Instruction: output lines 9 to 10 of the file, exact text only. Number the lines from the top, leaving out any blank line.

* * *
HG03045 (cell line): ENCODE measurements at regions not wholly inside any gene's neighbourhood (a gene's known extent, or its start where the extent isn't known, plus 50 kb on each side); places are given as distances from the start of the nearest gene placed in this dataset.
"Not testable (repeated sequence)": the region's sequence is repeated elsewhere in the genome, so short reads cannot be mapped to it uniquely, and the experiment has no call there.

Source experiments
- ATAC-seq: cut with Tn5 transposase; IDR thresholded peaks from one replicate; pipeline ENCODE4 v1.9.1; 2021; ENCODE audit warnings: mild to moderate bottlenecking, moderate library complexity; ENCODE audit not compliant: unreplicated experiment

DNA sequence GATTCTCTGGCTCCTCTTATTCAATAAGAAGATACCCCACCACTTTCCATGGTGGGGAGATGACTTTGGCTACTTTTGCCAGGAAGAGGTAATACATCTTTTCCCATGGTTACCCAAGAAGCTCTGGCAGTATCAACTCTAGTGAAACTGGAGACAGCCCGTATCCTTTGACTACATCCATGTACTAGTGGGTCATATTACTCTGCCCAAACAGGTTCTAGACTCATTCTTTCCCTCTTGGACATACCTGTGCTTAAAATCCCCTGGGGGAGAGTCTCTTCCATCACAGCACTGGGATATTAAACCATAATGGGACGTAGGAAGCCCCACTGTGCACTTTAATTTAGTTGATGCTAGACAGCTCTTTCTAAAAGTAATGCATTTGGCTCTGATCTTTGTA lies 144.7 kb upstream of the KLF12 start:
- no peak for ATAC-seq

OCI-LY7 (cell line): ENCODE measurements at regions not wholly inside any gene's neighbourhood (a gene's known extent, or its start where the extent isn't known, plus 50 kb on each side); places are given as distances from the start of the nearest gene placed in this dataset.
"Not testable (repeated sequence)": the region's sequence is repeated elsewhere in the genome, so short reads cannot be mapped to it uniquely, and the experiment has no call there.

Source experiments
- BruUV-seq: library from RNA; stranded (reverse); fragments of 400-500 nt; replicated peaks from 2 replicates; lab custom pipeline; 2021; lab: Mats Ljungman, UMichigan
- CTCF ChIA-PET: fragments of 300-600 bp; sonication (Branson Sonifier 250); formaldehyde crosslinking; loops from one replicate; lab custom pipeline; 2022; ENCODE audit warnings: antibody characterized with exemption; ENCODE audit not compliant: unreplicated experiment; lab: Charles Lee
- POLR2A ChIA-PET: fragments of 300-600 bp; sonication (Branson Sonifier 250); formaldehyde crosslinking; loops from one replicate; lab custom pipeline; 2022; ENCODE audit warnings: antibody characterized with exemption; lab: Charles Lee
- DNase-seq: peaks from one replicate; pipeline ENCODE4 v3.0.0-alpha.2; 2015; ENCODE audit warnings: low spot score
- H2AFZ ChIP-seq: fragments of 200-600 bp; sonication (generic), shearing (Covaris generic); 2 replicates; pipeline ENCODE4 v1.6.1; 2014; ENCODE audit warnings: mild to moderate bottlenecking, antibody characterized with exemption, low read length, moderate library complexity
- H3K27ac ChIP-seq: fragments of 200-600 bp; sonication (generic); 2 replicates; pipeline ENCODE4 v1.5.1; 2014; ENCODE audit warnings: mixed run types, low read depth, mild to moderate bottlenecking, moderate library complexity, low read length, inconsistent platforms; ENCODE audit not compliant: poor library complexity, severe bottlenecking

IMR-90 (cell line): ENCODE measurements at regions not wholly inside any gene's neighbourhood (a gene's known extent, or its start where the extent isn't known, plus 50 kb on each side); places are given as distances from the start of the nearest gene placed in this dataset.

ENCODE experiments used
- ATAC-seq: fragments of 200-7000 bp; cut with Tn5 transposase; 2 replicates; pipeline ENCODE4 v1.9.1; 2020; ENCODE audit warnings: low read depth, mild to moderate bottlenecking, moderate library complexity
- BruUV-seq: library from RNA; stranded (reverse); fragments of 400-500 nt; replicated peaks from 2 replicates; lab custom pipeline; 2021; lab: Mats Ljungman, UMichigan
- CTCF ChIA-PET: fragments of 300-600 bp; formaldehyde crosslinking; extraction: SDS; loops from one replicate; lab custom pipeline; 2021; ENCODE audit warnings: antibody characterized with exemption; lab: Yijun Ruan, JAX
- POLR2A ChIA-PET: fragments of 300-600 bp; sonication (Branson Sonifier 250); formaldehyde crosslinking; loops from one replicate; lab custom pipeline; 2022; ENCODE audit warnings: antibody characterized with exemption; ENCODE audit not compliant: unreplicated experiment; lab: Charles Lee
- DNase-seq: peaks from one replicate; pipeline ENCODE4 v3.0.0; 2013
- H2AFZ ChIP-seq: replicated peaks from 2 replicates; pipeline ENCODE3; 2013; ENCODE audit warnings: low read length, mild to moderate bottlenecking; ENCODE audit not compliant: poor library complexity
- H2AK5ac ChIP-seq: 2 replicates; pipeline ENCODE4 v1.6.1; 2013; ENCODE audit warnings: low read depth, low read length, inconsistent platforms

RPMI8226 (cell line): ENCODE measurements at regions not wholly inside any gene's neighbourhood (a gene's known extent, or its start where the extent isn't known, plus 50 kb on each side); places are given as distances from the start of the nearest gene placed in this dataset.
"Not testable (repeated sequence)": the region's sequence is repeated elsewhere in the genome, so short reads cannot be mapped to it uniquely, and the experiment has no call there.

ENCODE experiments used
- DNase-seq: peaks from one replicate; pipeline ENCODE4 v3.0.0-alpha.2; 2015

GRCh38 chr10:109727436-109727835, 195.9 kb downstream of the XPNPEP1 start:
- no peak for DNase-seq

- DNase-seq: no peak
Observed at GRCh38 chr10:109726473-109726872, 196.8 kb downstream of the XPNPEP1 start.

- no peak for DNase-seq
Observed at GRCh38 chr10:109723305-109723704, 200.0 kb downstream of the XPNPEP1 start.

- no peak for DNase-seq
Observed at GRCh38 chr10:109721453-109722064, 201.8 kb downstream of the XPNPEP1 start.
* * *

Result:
Source experiments
- BruUV-seq: library from RNA; stranded (reverse); fragments of 400-500 nt; replicated peaks from 2 replicates; lab custom pipeline; 2021; lab: Mats Ljungman, UMichigan